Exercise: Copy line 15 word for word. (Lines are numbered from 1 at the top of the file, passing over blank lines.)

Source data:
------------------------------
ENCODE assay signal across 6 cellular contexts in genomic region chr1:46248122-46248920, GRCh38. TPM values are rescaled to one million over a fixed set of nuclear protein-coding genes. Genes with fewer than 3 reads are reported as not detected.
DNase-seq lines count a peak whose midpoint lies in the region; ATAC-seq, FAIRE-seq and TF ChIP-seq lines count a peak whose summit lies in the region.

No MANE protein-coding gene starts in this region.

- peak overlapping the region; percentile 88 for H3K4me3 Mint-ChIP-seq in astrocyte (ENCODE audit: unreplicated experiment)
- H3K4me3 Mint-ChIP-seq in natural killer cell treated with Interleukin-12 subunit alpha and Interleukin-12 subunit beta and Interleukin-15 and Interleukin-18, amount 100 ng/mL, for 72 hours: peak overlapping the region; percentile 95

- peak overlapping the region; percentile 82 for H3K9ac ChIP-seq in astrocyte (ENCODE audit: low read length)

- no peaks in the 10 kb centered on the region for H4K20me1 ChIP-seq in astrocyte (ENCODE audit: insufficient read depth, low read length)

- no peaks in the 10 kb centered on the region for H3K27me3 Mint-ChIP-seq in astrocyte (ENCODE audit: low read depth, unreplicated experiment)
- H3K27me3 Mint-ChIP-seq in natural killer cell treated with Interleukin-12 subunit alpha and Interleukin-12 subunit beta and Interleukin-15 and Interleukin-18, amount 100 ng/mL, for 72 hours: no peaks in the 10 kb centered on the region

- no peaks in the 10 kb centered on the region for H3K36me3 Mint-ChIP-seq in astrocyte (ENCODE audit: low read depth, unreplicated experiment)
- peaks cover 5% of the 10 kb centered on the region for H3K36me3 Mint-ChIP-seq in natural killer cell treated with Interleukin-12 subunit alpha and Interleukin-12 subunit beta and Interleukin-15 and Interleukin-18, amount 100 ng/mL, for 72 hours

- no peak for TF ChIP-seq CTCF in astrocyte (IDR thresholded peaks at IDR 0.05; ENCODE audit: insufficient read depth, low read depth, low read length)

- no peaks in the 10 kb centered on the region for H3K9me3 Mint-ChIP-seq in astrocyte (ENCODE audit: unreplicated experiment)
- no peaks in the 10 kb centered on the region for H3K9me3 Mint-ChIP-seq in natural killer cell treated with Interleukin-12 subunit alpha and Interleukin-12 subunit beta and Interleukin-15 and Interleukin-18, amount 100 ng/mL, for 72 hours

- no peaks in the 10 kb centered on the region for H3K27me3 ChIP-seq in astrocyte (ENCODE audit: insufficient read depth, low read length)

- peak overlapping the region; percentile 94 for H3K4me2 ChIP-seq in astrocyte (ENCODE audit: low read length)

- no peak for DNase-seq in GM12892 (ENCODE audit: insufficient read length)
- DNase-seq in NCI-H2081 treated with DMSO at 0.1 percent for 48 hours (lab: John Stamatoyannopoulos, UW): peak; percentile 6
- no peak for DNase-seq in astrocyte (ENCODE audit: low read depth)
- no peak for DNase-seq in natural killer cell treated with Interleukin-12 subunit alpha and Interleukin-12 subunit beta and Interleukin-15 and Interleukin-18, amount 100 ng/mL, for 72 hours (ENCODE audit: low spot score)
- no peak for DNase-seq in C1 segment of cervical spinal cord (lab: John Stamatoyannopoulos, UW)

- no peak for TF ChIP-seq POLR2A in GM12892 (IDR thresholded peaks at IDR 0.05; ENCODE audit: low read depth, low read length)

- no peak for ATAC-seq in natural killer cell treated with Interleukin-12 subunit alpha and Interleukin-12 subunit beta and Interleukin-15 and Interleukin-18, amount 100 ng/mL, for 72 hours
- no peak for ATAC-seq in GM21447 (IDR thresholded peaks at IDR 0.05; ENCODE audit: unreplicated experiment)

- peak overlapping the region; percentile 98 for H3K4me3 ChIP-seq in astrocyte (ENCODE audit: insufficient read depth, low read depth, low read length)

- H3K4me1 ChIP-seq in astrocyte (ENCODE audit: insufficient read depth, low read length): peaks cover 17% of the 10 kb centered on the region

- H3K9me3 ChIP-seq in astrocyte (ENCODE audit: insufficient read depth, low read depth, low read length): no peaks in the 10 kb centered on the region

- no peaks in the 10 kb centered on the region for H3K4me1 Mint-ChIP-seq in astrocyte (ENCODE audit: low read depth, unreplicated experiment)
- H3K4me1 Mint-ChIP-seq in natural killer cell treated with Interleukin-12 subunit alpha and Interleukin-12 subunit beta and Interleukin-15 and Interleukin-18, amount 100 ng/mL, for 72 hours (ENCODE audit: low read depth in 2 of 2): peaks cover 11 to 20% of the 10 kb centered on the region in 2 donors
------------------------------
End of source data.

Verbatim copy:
- no peaks in the 10 kb centered on the region for H3K27me3 ChIP-seq in astrocyte (ENCODE audit: insufficient read depth, low read length)